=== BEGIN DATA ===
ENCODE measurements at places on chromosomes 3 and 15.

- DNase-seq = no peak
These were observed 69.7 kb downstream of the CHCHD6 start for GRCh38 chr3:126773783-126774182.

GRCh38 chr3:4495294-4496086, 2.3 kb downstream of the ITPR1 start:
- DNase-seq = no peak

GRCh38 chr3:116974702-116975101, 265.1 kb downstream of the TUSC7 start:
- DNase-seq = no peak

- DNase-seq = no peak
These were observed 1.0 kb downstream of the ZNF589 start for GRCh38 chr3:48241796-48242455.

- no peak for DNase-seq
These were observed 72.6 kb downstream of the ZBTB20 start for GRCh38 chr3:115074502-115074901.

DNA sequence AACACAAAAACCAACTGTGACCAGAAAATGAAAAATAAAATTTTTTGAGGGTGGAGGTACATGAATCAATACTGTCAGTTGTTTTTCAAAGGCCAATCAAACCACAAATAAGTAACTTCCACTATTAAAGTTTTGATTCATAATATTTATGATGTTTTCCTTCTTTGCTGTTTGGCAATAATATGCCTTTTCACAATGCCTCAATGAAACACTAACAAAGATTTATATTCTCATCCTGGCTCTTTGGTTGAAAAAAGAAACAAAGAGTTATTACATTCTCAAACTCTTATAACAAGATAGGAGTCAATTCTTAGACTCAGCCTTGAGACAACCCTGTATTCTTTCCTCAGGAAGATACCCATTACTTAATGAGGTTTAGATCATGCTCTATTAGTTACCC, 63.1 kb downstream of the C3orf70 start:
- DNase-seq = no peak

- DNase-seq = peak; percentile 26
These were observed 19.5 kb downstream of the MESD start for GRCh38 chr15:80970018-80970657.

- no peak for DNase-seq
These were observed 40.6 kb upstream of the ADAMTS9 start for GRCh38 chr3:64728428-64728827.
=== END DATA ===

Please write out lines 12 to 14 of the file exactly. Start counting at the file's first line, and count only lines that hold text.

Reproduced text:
DNA sequence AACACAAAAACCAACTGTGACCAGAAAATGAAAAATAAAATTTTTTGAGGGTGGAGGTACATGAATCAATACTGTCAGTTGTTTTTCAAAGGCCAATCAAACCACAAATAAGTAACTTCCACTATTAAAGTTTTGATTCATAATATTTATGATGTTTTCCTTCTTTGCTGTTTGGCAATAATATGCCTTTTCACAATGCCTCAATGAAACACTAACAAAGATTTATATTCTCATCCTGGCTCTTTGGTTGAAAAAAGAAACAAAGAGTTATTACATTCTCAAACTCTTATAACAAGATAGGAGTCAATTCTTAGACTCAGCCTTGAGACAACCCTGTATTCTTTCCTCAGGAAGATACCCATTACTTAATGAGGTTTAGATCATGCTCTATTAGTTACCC, 63.1 kb downstream of the C3orf70 start:
- DNase-seq = no peak

- DNase-seq = peak; percentile 26